As for other traits that may be related to reproductive function, Rogers et al. (2004) found that increased levels of milk EPD increased the risk of females being culled. This finding is consistent with ASA data showing an unfavorable (-.15) genetic correlation between milk and Stayability. Other ASA genetic correlations of note are -.26, .40, and -.19 between Stayability and mature weight, maternal calving ease, and marbling, respectively. Based on these findings, we would expect females that are inherently lower milking, smaller at maturity, easier calving, and less marbled to stay in the herd longer; however, none of these relationships is strong enough to make a sizable impact on Stayability by selecting for them. Furthermore, other than mature weight, because of its strong relationship to early growth, determining the genetic level of a young heifer for these traits by simply observing them (which is what most commercial producers are limited to) is not possible. Therefore, a different tactic will be required if we wish to improve reproductive performance via selection. Namely, select for it directly — which, as we will point out, is not a trivial task.

Direct Selection

A well-entrenched view of both commercial and seedstock producers is that the “cows left standing” after culling on the components of reproduction (e.g., pregnancy status and calf loss) are genetically superior. By extension, it is presumed that a great deal of progress in reproduction is made through rigorous culling and the retention of heifers out of dams making it to advanced ages. Though this may seem like a reasonable deduction, it is generally not the case.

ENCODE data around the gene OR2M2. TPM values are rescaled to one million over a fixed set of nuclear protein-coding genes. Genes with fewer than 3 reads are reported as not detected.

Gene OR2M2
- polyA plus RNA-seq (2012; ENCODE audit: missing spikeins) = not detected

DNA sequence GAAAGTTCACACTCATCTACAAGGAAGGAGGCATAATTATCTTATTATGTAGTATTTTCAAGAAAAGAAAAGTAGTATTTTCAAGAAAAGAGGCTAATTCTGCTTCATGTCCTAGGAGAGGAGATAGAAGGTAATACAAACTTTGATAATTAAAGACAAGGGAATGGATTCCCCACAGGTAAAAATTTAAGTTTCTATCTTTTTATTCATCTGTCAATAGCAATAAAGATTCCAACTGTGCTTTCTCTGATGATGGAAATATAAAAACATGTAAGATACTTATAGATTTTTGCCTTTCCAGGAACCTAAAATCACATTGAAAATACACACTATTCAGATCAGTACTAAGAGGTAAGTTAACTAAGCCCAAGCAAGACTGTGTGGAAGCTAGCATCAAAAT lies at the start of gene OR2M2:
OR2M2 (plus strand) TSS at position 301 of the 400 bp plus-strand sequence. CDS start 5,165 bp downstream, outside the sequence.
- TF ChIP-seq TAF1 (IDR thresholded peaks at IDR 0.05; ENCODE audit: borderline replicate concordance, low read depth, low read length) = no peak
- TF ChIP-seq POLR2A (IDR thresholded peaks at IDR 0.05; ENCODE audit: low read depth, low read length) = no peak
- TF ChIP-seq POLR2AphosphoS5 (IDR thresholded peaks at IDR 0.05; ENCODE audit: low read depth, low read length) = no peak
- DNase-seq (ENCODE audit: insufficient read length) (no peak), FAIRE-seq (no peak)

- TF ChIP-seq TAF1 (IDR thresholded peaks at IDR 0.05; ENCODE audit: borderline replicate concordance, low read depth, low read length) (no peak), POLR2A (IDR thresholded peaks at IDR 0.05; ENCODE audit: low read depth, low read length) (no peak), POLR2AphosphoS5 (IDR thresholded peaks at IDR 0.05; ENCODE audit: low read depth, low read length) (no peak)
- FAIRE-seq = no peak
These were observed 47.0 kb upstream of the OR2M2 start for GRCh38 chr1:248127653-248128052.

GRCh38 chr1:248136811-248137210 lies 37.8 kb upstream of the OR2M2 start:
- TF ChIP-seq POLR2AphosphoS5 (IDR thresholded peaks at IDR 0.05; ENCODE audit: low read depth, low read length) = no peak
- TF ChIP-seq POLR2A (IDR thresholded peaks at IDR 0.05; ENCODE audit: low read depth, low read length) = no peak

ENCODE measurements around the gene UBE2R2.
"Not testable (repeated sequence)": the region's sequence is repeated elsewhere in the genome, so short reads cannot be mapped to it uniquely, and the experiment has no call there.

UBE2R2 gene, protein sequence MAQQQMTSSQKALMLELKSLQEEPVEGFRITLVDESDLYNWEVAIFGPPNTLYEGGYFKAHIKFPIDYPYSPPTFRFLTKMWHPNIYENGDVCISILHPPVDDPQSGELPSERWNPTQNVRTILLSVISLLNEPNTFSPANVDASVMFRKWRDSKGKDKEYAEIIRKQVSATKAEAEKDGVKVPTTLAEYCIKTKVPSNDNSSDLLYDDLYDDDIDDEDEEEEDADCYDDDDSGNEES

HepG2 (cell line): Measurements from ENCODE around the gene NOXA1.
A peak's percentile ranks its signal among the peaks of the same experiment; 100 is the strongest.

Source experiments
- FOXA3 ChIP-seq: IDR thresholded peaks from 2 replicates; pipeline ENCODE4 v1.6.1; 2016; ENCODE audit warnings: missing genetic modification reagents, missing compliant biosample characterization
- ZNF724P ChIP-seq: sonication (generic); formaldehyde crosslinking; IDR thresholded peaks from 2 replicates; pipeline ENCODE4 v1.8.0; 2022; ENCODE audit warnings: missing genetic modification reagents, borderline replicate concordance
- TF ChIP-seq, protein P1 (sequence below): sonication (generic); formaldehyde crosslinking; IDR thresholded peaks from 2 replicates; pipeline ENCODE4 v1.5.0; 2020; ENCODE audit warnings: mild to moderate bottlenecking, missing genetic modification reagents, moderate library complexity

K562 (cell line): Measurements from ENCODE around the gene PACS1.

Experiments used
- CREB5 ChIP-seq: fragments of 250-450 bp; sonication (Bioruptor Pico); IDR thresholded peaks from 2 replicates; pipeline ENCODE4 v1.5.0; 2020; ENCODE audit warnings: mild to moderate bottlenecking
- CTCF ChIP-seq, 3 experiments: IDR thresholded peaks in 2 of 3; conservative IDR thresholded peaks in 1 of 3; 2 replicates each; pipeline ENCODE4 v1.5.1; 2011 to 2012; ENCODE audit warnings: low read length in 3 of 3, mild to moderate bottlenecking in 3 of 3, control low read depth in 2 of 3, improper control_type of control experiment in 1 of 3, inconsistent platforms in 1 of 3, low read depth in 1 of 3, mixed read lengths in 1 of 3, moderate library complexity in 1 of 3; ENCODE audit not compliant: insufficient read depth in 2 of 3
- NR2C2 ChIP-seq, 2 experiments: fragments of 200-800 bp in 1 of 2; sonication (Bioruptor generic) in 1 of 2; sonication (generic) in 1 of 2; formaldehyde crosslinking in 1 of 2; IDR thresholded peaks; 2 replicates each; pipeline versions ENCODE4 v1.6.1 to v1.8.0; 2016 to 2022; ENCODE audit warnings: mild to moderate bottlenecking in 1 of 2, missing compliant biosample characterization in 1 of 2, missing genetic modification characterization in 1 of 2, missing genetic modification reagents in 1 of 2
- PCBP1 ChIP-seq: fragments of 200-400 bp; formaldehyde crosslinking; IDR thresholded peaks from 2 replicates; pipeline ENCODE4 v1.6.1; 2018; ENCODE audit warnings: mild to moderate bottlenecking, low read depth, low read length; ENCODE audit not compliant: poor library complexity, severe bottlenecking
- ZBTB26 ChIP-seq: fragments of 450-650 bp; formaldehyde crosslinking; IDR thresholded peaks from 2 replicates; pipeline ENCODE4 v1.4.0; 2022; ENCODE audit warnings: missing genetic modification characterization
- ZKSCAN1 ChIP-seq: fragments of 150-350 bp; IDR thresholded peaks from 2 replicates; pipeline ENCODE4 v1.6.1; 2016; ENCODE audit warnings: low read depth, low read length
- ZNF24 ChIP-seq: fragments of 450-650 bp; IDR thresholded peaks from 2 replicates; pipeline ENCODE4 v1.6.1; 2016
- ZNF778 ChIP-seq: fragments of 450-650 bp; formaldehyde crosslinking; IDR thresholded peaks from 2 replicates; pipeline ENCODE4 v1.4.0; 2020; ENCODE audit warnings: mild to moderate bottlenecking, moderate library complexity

Unfortunately, little genetic headway is made by simply culling cows that do not achieve reproductive thresholds. This may seem counterintuitive. Why wouldn’t getting rid of the offenders improve your genetics for reproduction? The main reason lies in the fact that measures of reproduction tend to be lowly heritable (estimates typically run between 5–20%). And, with lowly heritable traits, an animal’s own performance is not a good indicator of its genetic level for the trait. Therefore, many open culls may be genetically above average or even superior for reproduction. By the same token, several cows kept because they are bred may be genetically inferior for it — certainly not an outcome that will yield much improvement.

So, how do we directly select for reproduction? Because a cow’s reproductive performance is expressed later in life, and even then it only provides a very cloudy picture of her genetic merit, are we relegated to making little to no selection progress for reproduction? Heck, no! We can clear the clouds with reproductive EPD.

Though EPD always provide the best estimate of an animal’s genetic merit, they are especially valuable when applied to low-heritability traits. This is because, when an animal’s own record is a poor indicator of its genetic makeup, gathering information on its relatives is the only means we currently have of getting a clear picture of the animal.

You may ask yourself, “If an animal’s own performance does not tell us much, what can be gained by records on its relatives?” It is not that a single relative record brings much to the mix (obviously it adds even less than the animal’s own record); it is that there is strength in numbers — an animal can have many relatives with records, but only one record on itself. Through the use of EPD, we utilize information on all of an animal’s relatives and, in doing so, chip away at the cloud with each record that flows in.